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January 18, 2013 12:12 pm

Netanyahu on Media Tour: “The Days of Bulldozers Uprooting Jews Are Behind Us, Not Ahead”

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Israeli Prime Minister Benjamin Netanyahu. Photo: wiki commons.

Ahead of Tuesday’s elections Benjamin Netanyahu has granted a host of interviews to Israeli media outlets. The incumbent prime minister, expected to easily retain his post, spoke on various issues including Iran, settlements and his relationship with Barack Obama.

During an interview with Israeli daily Maariv, Netanyahu addressed the issue of settlements, maintaining a defiant approach in the face of international criticism of his policies. According to a translation he said:

“The days of bulldozers uprooting Jews are behind us, not ahead. We’re not involved with volunteering concessions. The record shows this. We’ve never uprooted even one settlement, we strengthened the settlements, we have Ariel, the first university in decades.”

Sticking to the issue of settlements Netanyahu told Israel Hayom: “We are always operating to boost Jewish settlement within the confines of the law. Much of the criticism we are subjected to around the world is because we are building. Anyone who thinks that they can lead the country without taking all these factors into account will end up banging their heads against the wall. It is not good for the head. The wall usually remains intact.”

On Iranian sanctions Netanyahu told Israel Hayom, “They are effectively weakening the regime there, but so far they have been ineffective in stopping the Iranian nuclear program.”

During the same interview Netanyahu addressed recent statements by U.S. President Barack Obama that Israel didn’t know what was in its best interest.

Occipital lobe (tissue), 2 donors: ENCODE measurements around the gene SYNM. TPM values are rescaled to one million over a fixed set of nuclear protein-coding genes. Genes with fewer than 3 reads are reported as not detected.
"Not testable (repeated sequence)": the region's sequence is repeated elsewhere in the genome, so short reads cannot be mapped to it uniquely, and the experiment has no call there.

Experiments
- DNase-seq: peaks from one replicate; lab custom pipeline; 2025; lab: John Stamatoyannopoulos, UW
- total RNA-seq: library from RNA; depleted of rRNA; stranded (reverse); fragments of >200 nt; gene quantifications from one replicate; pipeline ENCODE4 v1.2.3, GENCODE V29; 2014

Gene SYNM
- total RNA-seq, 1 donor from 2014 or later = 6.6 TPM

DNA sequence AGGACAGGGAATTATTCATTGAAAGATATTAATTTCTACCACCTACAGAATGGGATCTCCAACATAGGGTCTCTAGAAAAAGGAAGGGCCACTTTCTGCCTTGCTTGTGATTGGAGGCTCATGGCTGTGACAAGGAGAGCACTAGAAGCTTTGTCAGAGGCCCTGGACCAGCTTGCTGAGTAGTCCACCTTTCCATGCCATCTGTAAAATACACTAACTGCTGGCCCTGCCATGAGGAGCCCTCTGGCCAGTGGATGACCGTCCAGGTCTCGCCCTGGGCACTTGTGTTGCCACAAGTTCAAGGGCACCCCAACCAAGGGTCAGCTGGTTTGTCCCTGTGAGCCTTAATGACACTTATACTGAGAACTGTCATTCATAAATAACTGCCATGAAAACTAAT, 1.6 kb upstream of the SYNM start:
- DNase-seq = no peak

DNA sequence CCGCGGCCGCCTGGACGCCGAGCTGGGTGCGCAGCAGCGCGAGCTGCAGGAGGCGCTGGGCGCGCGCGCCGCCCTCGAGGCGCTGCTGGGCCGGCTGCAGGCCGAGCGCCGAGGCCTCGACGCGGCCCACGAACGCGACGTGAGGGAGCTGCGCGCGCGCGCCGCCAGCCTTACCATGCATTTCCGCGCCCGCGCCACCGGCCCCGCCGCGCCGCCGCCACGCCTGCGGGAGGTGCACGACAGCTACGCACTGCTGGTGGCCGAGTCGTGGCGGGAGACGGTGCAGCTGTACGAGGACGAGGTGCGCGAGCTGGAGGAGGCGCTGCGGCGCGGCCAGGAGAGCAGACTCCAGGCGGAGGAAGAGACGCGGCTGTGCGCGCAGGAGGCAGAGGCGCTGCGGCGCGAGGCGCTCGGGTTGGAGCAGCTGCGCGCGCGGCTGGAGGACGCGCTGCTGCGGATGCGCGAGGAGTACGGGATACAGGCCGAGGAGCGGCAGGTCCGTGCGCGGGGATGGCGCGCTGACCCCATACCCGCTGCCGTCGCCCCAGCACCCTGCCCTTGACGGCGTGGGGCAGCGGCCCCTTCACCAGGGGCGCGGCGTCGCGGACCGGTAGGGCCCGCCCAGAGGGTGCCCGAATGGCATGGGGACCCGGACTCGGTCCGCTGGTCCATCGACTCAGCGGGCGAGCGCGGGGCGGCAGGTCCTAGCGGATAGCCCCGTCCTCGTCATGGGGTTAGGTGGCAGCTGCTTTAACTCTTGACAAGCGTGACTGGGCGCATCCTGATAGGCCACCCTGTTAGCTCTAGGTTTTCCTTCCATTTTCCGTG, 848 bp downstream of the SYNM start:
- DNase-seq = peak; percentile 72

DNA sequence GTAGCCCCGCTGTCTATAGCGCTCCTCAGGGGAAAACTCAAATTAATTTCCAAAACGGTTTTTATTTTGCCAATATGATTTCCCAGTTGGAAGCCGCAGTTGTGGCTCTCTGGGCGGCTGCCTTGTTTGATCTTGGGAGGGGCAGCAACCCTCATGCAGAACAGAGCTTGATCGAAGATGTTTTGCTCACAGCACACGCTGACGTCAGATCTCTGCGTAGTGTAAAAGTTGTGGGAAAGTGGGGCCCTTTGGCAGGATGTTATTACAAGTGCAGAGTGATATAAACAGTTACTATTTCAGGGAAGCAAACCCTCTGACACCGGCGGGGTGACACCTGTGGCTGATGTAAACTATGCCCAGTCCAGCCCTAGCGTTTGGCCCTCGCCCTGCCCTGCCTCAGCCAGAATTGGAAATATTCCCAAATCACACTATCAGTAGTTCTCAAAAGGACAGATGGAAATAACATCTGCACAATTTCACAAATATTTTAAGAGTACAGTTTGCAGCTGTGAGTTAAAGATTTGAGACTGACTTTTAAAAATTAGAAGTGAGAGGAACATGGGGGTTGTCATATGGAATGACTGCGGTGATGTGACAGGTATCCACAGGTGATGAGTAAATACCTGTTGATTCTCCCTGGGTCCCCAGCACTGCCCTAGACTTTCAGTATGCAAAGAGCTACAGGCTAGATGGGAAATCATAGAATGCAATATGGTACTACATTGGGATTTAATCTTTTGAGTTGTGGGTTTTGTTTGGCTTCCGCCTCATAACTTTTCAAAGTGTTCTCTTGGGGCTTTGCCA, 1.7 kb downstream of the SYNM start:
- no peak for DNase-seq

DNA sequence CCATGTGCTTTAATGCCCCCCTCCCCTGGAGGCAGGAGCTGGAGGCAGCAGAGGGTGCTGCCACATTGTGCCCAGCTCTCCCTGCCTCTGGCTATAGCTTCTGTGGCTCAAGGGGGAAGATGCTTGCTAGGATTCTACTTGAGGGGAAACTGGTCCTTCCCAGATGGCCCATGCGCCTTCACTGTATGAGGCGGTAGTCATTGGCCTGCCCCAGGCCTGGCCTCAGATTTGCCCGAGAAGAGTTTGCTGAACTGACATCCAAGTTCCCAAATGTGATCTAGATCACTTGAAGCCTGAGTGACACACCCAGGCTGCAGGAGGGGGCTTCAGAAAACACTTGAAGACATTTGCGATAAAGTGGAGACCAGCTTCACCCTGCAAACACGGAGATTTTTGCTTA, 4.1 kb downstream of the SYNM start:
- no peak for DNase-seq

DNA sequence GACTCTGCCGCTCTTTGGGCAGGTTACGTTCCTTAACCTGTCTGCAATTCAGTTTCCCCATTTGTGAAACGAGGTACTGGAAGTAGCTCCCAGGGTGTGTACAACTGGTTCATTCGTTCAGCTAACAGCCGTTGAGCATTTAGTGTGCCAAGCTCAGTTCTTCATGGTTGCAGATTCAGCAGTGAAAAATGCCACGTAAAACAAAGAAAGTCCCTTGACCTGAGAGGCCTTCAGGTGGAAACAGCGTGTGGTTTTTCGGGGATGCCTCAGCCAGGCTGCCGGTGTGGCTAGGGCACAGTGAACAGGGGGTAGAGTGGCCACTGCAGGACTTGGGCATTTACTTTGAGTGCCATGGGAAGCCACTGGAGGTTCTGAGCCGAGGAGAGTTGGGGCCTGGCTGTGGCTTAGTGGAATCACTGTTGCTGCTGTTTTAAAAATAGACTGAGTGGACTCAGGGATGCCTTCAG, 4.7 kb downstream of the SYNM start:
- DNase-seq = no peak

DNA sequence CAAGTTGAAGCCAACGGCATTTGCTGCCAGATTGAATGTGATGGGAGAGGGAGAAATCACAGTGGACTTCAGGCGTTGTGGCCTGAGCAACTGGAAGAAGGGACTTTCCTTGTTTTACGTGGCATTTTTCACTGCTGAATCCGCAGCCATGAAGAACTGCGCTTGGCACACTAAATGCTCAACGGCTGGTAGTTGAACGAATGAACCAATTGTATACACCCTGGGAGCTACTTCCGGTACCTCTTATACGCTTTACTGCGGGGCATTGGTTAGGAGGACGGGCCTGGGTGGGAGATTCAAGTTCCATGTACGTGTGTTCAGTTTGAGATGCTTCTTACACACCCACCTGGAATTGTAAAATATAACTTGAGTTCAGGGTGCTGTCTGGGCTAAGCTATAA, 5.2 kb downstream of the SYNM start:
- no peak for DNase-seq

“I think that President Obama knows that only the citizens of Israel will determine what Israel’s vital interests are, and they will be the ones who decide who is best suited to protect these interests in the best possible way,” Netanyahu said, and added: “The relationship between Israel and the U.S. is very strong. We are in full cooperation on defense and intelligence. There are also joint ventures in other areas as well, but there are disagreements over the best way to achieve peace. That is not new. Disagreements surrounding this issue have existed between Israeli prime ministers and American presidents since the establishment of the State of Israel.”

On the same subject Netanyahu told the Jerusalem Post: “President Obama and I also have our differences, especially on the best way to achieve and advance a defensible peace with the Palestinians. I respect the president and I know that we would both like to see peace achieved in this region, even if we sometimes disagree on the best way to achieve it.”

On the future of the country Netanyahu sounded a positive, and cautious tone: “There are going to be tough years, but I am confident we can overcome these challenges. We have overcome extraordinary challenges. The state of Israel is immeasurably stronger than it was at its inception.

“We’ve become a technological world power, we are changing our education system and our children now are clearly at a different place. We have unbelievable innovation, both in industry and in our military, and the Israeli economy is surpassing just about every advanced economy in the West.”

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